George Leonard, a native of Georgia, graduated from the University of North Carolina in 1948 with a Bachelor of Arts degree and went on to earn Doctor of Humanities degrees from John F. Kennedy University, Lewis and Clark College and Saybrook Graduate School and Research Center. When he joined the editorial team at Look Magazine in 1953, a transformative path was unfolding that would not only change his life, but those of an entire culture.
Reassigned to San Francisco in 1962, George was completing a five-month-long journey of discovery for a major magazine article, interviewing brain researchers, psychologists, psychiatrists, biologists, philosophers and theologians on human potential when he met fellow ITP co-founder, Michael Murphy at a dinner party. Michael’s Esalen Institute had opened three years prior, and both he and George were passionate about tapping into our shared human potential.
A Partnership in the Human Potential Movement
It was during that first encounter in February of 1965, that they committed to a partnership in human transformation, and in the brainstorming sessions and discussions that followed, they launched the human potential movement. George would go on to become deeply involved in Esalen Institute.
His childhood in a segregated South motivated him to begin a series of interracial transformative experiences in partnership with Price Cobbs, held at Esalen’s coastal setting. The 24-hour encounter not only pushed the boundaries of social reform, but also emphasized the importance of long-term practice for transformation to take hold.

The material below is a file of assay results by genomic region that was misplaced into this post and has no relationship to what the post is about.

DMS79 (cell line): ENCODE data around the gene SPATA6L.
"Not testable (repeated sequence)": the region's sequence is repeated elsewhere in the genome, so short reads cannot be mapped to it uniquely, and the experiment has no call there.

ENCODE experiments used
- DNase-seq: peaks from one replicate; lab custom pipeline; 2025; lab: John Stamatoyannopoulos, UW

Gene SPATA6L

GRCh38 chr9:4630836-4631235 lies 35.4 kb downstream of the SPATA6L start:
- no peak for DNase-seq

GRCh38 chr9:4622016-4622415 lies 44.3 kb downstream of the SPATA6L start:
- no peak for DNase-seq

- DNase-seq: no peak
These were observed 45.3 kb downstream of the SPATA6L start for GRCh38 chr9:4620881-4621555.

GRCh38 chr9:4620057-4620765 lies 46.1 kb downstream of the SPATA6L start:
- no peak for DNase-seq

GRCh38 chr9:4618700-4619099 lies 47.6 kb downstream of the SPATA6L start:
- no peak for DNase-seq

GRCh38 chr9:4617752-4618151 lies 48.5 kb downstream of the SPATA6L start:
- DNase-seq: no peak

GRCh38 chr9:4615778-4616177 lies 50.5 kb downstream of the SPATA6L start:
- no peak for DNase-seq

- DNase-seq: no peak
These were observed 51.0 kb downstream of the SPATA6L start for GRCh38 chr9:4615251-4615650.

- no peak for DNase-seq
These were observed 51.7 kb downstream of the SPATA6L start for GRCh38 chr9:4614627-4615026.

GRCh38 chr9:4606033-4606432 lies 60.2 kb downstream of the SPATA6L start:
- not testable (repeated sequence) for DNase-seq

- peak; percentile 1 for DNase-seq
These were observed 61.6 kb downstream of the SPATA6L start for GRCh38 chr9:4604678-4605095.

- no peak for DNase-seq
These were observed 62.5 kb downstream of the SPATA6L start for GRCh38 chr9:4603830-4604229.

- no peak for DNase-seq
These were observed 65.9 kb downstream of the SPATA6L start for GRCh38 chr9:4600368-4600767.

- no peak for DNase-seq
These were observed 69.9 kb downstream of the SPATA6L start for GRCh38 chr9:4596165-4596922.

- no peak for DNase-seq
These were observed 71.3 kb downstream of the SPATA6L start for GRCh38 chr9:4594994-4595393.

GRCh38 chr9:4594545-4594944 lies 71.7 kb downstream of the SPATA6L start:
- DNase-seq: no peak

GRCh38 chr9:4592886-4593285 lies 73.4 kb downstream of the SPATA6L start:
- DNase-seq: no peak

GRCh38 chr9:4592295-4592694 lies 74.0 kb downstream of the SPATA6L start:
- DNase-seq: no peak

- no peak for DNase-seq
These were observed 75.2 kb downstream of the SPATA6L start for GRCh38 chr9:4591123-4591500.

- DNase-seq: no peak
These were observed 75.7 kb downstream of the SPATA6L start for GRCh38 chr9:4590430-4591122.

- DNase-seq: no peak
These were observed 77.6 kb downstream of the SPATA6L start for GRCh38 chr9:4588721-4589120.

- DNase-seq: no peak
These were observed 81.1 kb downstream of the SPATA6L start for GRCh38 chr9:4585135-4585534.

During his seventeen years as senior editor for Look Magazine, George covered the Civil Rights Movement, politics, foreign affairs and social change, while winning an unprecedented number of national awards for education writing. Driven by the belief that all of us have untapped potential to be our best selves, George became even more involved in the Human Potential Movement as vice president, and then president, of Esalen Institute.
In 1970, he took up the practice of aikido, and would go on to earn a fifth-degree black belt and co-found the internationally known aikido school, Aikido of Tamalpais. George studied not only aikido as a martial art but also what his first teacher, Robert Nadeau, called “energy awareness.” He began giving workshops in 1972, developing it into Leonard Energy Training (LET) in 1974. Through these experiences, George began laying the groundwork for Integral Transformative Practice.
George has authored twelve books, including The Transformation, Education and Ecstasy, The Silent Pulse, The Ultimate Athlete, and Mastery: The Keys to Success and Long-term Fulfillment. His adventures along the human frontiers of the 1960s are described in his memoir, Walking on the Edge of the World. He also co-authored The Life We Are Given with Michael Murphy. George Leonard is past-president of the Association for Humanistic Psychology, president emeritus of Esalen Institute and ITP International.
Visit our ITP Library for more of George’s presentations on the path of practice and realizing your full potential.